Andrew's new book anticipating next year's 700th anniversary is the first for some time to have been published by the Saltire Society, so he is very grateful for its support. Previous studies of the Declaration of Arbroath in 1320 have tended to be academic, so Andrew wanted to make the subject more accessible : but with the availability of only one illustration he had to read the document itself in order that images might come into his mind.


The Declaration was a diplomatic letter to Pope John XXII in Avignon at a  time when ideas of Scottish identity were under threat. With the sudden death of Alexander III leaving no direct heir, King Edward I of England decided to take advantage of the power vacuum by invading the country to quash its very existence. In the act of a nation behaving as a community, the people responded to the hopes unleashed by Sir William Wallace by making Robert the Bruce their king not out of blind allegiance but as the conscious endorsement of a self-made leader who had stepped up to the task, and letters were sent to the ports of Lubeck and Hamburg indicating that Scotland was once again an independent nation and open for trade.


With victory at Bannockburn at 1314, the time had come to drop the sword and pick up the pen. The Church was literate and able to capture sentiments that might catch the Pope's attention. The ideals of people, power and liberty having been secured in war, John Barbour's Freedom is a Noble Thing signalled that a time had come to enjoy the smaller pleasures too, including the rights of the citizen. The nation was on the brink of transformation, full of stories about its past but looking forward to a clear identity in the wider world.


The Pope was in those days like a sort of United Nations, the highest diplomatic authority in Europe, so was inundated by letters pleading for special favours. Presenting Scotland as being under the protection of St Andrew and ruled in his name by Robert the Bruce, the Declaration starts off in a fawning manner, but ends up being blunt and direct in its life and death appeal for protection against the English. It was compiled at Arbroath because here was an Abbey well away from the frontier but by the sea, so that it could be couriered by ship to the Continent.


At the core of the Declaration are the words that for as long as a hundred of us remain alive, never will we on any conditions be subjected to the lordship of the English. It is in truth not for glory, nor riches, nor honours that we fight, but for freedom alone, which no honest man gives up but with life itself.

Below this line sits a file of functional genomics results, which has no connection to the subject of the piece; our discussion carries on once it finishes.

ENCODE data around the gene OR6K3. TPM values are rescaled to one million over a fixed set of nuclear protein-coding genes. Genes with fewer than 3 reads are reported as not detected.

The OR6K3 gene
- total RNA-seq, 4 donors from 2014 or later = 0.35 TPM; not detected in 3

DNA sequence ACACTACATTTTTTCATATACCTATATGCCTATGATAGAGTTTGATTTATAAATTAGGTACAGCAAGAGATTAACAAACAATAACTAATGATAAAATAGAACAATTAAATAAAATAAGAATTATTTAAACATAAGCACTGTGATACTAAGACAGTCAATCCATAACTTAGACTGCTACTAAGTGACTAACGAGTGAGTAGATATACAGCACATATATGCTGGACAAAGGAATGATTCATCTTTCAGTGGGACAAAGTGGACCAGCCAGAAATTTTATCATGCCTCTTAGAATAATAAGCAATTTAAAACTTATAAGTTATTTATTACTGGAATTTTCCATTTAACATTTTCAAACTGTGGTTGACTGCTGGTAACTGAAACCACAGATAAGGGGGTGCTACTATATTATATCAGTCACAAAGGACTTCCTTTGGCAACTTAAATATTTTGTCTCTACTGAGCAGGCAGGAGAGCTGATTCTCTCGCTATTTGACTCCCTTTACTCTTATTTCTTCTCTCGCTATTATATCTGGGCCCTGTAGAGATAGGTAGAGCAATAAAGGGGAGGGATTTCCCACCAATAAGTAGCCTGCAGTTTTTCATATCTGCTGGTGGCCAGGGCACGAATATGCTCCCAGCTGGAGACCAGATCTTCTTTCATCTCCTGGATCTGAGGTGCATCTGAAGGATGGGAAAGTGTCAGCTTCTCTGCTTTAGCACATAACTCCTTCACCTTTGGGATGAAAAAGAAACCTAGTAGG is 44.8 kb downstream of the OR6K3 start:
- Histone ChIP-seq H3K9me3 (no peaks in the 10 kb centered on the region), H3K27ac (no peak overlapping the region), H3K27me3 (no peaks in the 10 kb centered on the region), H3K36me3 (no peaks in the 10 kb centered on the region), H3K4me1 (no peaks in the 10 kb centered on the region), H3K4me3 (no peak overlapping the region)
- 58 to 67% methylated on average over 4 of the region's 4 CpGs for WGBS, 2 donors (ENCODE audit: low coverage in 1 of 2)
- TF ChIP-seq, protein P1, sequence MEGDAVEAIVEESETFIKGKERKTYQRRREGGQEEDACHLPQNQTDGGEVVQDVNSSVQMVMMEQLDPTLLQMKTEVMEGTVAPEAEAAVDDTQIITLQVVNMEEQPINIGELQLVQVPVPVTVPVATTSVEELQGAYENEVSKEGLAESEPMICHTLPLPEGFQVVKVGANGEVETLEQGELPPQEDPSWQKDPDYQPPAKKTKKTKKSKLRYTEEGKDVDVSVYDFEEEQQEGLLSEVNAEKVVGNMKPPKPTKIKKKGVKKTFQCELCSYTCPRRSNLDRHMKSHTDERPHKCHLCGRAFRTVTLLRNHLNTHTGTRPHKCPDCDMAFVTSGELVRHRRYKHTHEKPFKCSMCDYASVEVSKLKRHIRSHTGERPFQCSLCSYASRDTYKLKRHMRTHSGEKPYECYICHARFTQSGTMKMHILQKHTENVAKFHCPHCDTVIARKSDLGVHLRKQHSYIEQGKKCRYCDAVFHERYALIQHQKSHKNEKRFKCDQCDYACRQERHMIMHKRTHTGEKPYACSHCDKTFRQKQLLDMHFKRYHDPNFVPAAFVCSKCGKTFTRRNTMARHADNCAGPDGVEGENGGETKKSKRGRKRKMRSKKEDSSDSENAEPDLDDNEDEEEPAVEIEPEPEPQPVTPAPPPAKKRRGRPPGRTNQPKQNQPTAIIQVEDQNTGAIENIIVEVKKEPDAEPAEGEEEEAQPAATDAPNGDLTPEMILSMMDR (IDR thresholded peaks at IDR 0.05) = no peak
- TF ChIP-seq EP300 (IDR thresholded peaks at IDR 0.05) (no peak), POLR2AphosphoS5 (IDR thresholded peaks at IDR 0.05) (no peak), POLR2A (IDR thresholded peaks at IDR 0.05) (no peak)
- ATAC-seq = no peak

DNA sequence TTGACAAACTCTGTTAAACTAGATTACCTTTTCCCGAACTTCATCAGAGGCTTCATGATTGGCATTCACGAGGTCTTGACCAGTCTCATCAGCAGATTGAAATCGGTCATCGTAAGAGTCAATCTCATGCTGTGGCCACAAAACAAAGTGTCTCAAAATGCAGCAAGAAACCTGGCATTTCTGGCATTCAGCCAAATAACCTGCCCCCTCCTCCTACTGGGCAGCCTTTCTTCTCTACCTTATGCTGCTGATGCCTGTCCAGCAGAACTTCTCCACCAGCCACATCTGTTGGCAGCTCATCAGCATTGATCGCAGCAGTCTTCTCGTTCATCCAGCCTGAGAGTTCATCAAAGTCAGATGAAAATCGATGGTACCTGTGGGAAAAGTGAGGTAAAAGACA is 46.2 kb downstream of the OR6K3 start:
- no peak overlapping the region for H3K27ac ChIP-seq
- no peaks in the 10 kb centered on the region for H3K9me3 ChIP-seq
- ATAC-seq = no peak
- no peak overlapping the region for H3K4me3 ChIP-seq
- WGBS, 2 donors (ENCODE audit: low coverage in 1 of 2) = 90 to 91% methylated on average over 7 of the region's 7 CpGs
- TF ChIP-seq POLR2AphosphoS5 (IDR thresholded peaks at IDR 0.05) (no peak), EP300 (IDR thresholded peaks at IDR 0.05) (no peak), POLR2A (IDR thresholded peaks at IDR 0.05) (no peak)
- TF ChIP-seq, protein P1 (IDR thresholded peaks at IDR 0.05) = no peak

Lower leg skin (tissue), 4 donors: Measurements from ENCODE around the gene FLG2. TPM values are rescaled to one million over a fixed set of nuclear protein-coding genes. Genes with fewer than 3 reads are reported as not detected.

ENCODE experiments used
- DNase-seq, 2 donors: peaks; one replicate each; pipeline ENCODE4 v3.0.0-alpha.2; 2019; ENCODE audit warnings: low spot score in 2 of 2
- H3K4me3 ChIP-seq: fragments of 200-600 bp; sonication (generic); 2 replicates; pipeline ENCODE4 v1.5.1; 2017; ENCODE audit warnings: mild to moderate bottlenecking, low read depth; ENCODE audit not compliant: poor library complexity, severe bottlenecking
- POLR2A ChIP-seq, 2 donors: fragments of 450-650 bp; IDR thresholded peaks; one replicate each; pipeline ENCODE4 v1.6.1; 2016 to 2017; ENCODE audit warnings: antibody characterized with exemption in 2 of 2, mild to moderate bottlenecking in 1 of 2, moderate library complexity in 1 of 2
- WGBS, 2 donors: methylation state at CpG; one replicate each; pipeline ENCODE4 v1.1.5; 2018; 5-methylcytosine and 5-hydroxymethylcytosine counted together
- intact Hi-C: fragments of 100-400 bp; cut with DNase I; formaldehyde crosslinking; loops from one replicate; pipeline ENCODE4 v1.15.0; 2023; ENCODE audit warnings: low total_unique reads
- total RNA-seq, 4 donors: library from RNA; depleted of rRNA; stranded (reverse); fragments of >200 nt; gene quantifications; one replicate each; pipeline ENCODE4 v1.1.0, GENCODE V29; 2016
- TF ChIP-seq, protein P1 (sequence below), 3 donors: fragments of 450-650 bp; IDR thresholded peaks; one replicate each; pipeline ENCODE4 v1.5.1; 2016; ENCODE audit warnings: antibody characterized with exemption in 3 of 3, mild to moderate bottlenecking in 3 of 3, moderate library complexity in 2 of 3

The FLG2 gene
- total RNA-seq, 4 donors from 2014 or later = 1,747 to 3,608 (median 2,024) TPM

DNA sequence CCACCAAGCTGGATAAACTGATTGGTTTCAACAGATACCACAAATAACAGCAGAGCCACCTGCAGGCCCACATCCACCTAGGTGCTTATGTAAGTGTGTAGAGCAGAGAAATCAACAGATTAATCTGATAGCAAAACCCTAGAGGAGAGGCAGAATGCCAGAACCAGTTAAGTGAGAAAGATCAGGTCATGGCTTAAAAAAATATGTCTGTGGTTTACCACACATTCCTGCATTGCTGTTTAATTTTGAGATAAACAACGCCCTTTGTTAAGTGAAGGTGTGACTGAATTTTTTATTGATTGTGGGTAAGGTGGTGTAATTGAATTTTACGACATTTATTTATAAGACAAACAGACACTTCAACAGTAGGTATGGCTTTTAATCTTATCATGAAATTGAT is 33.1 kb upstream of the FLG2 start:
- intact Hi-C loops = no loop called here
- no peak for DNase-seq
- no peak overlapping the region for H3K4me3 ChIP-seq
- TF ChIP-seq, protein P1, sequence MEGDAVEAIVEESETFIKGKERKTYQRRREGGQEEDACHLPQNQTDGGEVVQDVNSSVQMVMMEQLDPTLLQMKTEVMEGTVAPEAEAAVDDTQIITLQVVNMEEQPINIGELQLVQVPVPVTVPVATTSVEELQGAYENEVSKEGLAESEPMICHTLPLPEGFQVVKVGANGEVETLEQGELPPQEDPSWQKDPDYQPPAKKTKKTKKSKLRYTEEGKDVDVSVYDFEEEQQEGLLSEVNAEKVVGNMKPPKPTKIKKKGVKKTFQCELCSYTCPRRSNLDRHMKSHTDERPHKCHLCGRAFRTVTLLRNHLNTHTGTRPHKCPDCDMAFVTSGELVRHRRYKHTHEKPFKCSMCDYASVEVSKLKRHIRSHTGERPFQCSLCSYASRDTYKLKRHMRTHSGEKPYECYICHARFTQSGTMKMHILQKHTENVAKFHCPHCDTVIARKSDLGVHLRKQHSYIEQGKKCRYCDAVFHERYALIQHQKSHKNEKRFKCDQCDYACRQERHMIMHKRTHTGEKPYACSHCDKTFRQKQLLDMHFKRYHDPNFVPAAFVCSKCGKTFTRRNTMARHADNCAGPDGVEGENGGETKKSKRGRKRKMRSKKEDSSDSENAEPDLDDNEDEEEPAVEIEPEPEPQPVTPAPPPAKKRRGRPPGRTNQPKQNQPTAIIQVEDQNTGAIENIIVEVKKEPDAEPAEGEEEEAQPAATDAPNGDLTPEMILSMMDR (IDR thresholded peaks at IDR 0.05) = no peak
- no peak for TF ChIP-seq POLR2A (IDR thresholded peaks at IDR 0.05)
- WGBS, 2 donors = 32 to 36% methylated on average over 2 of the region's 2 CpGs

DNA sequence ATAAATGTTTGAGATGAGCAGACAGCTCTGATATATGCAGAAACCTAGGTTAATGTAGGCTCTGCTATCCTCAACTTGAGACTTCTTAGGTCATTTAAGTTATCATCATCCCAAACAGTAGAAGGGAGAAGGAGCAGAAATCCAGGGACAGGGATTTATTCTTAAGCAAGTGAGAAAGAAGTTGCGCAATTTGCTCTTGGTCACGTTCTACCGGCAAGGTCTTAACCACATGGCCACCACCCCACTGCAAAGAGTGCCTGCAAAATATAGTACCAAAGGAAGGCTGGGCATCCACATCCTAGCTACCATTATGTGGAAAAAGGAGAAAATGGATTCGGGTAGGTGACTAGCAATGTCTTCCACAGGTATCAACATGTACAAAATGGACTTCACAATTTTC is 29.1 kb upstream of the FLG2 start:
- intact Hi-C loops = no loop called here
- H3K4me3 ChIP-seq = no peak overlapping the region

The commitment to Robert the Bruce was conditional on him continuing to do a good job in the name of the whole community, and the plea was for the Pope to urge the English king to call off the continuing threat of invasion. The response from the papal court was tentatively encouraging, Pope John himself writing to the English king quoting from the Declaration, telling him to halt the invasion and make peace with his northern neighbour.


The spirit of the Declaration has echoed down the ages, through Covenanting times and the stance taken against the Union of the Parliaments by Fletcher of Saltoun to the modern day. Celebration of the 600th anniversary in 1920 was against the background of victory in the recent Great War, so the emphasis was on the struggle to preserve freedom. In 1970 the 650th was set against a background of tension between the authorities and nationalists, with Wendy Wood shouting "hypocrite" at Secretary of State William Ross who relished his role as the Hammer of the Nats.


Anecdotes show how the Declaration's place in our official history  continues to inspire but remains contested by both sides of the political divide. Offering a vision of a Scotland that is honest and sincere but bold in purpose, it speaks of a nation transformed by the power of words, of hope and a reminder of Scotland's place in the world but the importance of community and the origin of our democratic ideals.


 Buy your copy here.